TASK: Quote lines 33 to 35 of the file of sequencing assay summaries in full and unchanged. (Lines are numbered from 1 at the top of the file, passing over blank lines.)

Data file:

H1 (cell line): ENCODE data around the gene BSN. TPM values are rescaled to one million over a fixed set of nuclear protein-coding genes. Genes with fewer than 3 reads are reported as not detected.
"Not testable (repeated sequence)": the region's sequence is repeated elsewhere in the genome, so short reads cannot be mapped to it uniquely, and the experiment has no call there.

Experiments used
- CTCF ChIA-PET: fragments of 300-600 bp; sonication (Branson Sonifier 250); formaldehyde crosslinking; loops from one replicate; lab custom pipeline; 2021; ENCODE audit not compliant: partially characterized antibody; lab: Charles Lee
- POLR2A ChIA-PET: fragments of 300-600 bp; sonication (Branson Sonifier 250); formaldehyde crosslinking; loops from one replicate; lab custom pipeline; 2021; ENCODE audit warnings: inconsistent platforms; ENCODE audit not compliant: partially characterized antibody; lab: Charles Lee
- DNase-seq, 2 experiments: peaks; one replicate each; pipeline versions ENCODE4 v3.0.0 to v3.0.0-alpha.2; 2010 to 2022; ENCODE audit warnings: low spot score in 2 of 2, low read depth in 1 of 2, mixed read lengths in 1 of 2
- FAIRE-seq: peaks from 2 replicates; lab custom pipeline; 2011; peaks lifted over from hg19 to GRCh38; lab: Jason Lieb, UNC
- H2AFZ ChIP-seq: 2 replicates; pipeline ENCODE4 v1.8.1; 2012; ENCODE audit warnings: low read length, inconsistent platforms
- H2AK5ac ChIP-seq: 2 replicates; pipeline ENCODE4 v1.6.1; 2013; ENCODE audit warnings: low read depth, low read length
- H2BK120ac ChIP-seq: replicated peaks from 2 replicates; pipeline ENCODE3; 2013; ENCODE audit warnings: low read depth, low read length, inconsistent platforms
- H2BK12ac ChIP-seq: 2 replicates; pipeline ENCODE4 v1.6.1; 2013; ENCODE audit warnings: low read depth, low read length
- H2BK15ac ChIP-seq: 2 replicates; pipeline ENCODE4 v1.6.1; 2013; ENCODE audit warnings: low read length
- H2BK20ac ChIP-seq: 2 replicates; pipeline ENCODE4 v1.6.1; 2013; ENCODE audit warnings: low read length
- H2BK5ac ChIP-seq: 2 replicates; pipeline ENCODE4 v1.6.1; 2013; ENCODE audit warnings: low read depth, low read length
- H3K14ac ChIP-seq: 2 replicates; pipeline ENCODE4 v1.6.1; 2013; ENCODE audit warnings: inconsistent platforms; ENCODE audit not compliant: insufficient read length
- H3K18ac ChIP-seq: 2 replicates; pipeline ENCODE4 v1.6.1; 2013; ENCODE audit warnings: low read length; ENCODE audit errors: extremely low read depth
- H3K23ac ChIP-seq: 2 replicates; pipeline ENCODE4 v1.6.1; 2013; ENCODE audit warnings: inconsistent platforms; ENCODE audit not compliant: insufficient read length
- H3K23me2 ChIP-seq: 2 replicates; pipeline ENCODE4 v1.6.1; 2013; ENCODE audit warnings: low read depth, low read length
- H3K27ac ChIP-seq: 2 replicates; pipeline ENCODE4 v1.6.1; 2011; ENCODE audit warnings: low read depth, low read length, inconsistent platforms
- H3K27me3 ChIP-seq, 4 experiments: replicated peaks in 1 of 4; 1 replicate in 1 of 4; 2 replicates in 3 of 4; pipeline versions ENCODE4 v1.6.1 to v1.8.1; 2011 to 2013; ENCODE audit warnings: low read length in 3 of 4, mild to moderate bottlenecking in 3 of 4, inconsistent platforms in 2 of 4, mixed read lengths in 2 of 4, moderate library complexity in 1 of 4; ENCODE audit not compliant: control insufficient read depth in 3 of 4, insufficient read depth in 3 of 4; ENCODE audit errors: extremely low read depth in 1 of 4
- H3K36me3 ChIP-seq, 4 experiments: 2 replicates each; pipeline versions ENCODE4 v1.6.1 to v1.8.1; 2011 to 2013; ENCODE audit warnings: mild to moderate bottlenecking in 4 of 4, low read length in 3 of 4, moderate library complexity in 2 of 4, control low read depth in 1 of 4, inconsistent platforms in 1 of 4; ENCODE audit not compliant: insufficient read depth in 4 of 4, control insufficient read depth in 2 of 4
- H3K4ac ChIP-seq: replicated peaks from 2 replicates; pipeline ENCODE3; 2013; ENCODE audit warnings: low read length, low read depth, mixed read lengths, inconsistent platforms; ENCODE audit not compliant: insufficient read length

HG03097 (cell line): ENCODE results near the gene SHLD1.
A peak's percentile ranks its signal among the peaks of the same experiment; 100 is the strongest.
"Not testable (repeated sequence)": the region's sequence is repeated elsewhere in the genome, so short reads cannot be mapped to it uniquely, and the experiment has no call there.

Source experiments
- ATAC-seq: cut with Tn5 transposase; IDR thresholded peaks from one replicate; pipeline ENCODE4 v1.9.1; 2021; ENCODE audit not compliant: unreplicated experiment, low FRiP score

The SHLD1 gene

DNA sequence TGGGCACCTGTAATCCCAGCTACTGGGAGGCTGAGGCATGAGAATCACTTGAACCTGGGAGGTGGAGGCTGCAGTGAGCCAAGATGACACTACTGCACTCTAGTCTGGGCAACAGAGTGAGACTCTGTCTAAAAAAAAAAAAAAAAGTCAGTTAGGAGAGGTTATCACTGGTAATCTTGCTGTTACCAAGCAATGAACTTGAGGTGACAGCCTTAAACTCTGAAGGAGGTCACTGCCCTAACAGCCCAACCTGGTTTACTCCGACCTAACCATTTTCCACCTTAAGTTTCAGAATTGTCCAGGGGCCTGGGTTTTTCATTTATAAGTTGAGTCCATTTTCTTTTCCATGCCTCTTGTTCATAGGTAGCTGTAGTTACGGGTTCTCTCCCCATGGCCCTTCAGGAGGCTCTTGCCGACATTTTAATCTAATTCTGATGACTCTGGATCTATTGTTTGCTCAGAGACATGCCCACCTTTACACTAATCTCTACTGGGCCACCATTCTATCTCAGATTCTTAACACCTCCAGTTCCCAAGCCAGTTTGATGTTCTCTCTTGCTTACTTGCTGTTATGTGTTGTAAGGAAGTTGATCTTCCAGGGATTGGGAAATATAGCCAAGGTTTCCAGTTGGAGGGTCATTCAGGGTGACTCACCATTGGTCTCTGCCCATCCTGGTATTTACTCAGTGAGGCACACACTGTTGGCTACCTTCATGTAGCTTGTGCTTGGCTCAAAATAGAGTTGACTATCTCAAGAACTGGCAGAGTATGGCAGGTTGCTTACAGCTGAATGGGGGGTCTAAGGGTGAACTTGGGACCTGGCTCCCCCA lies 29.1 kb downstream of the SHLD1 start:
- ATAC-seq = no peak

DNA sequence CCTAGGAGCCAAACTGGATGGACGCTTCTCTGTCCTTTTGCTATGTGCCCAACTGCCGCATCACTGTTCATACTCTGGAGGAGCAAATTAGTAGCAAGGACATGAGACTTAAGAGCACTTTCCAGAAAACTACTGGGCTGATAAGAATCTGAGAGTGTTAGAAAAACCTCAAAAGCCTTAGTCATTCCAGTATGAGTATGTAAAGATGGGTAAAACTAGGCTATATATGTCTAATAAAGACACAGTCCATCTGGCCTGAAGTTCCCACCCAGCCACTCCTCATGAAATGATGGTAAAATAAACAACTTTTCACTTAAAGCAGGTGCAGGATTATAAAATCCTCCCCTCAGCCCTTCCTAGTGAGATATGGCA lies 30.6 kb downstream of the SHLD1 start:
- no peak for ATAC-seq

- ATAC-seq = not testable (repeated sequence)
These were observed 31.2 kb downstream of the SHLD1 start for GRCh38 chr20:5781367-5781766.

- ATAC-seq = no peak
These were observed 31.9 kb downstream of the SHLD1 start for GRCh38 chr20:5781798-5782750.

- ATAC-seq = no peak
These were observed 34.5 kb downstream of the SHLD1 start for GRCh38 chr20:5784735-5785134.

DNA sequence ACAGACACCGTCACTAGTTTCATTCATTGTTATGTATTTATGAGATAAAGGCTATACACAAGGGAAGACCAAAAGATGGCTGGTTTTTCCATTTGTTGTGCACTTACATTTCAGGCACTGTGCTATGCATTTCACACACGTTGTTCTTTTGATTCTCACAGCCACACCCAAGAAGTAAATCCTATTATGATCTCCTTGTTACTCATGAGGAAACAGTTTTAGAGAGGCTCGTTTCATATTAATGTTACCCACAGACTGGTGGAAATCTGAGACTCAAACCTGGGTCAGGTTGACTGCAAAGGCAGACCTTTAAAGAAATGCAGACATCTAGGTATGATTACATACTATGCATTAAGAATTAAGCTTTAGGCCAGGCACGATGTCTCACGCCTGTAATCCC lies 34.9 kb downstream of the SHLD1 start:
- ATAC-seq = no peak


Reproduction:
- ATAC-seq = not testable (repeated sequence)
These were observed 31.2 kb downstream of the SHLD1 start for GRCh38 chr20:5781367-5781766.

- ATAC-seq = no peak